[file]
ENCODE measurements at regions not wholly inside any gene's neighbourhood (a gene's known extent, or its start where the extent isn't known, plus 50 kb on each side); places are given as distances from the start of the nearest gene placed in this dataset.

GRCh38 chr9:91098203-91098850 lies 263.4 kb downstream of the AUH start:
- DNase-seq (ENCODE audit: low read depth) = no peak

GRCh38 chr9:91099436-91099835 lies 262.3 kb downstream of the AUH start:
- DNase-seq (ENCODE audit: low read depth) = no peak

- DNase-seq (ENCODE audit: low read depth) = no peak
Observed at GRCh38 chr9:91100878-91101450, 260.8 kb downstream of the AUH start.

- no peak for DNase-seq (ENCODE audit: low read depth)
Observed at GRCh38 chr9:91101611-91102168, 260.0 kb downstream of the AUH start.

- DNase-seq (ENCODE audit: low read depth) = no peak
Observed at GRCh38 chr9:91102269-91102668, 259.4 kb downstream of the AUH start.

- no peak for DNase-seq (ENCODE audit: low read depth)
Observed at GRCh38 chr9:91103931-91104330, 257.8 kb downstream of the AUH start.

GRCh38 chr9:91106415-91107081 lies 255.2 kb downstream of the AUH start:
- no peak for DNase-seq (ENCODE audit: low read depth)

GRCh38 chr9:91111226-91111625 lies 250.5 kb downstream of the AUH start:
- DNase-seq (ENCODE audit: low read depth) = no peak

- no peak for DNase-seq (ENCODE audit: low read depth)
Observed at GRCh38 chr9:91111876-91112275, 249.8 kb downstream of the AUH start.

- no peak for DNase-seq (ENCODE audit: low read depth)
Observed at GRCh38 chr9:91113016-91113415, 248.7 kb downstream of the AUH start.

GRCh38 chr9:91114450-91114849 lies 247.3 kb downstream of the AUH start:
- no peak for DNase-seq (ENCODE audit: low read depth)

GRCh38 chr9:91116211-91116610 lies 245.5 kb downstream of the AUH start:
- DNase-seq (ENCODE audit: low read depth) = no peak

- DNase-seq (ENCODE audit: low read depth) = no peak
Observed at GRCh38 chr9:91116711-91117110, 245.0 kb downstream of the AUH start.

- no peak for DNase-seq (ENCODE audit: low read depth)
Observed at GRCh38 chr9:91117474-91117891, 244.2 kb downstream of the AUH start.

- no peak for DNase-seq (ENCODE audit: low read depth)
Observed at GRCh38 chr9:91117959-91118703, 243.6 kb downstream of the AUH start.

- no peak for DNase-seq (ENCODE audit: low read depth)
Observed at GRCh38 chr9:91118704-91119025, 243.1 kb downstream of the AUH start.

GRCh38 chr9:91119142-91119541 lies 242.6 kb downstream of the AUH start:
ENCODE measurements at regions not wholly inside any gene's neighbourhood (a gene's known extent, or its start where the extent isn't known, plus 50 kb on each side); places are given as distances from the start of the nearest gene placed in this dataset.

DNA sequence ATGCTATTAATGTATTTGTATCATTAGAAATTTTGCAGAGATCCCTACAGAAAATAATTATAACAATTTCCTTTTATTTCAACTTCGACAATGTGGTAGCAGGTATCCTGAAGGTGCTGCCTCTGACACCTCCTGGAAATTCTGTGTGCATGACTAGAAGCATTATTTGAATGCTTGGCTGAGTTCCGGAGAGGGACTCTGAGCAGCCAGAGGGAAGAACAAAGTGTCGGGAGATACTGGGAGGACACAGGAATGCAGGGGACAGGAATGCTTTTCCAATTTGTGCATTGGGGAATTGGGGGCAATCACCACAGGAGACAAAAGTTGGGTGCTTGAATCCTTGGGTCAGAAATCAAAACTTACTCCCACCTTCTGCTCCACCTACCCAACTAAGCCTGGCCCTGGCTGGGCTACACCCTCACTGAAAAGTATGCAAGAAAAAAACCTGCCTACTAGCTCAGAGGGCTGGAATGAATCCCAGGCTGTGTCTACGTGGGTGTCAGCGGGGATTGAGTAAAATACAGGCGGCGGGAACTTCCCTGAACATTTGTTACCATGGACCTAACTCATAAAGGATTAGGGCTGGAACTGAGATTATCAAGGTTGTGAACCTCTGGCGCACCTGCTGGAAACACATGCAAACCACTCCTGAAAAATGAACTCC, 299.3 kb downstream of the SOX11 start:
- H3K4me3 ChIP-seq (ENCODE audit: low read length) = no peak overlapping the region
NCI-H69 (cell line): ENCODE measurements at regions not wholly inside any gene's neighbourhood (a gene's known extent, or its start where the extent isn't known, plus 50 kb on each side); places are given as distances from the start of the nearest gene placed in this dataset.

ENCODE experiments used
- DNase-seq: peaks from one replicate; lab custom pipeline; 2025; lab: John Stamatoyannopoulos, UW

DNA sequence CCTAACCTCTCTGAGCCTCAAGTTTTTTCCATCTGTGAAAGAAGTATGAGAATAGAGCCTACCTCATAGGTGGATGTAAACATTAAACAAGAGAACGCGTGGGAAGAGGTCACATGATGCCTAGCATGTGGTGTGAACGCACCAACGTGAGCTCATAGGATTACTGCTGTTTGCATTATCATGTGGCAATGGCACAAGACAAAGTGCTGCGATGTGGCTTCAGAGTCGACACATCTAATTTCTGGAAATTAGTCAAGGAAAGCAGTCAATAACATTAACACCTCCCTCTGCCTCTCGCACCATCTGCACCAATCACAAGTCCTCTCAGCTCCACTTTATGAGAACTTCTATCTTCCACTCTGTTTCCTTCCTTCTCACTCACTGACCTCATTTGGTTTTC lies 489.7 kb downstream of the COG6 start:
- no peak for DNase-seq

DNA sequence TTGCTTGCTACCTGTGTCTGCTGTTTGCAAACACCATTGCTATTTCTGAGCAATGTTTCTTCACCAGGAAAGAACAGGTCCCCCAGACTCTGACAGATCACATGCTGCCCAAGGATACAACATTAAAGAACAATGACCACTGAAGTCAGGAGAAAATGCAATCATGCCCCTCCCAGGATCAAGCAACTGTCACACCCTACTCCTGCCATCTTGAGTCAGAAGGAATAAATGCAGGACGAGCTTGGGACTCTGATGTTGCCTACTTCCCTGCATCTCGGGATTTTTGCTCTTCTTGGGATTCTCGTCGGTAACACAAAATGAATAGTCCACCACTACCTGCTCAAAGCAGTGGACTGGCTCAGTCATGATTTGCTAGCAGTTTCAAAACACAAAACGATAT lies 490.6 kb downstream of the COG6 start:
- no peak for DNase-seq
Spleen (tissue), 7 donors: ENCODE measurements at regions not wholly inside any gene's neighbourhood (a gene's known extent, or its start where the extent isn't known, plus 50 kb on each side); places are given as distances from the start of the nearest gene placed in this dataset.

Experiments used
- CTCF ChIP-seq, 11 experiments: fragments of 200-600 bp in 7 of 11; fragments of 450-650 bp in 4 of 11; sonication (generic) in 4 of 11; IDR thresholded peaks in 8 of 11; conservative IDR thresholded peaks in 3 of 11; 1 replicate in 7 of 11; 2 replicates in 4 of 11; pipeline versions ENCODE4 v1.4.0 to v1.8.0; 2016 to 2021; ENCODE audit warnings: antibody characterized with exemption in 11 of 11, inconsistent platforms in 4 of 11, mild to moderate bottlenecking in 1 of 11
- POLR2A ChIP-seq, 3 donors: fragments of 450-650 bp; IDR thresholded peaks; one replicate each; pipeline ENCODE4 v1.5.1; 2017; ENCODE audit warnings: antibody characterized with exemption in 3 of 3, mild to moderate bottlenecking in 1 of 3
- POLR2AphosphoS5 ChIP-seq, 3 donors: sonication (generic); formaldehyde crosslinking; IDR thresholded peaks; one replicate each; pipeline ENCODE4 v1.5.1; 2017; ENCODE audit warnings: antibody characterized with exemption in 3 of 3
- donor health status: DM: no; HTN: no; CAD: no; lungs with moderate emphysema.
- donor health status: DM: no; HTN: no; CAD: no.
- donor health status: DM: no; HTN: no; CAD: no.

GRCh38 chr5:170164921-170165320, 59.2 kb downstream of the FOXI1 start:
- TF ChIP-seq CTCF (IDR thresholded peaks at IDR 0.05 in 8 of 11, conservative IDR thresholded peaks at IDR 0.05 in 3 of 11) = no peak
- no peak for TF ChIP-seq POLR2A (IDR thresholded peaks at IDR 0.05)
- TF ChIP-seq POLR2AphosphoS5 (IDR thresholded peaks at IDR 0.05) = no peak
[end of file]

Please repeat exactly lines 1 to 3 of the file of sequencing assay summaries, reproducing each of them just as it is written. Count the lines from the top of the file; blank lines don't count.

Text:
ENCODE measurements at regions not wholly inside any gene's neighbourhood (a gene's known extent, or its start where the extent isn't known, plus 50 kb on each side); places are given as distances from the start of the nearest gene placed in this dataset.

GRCh38 chr9:91098203-91098850 lies 263.4 kb downstream of the AUH start:
- DNase-seq (ENCODE audit: low read depth) = no peak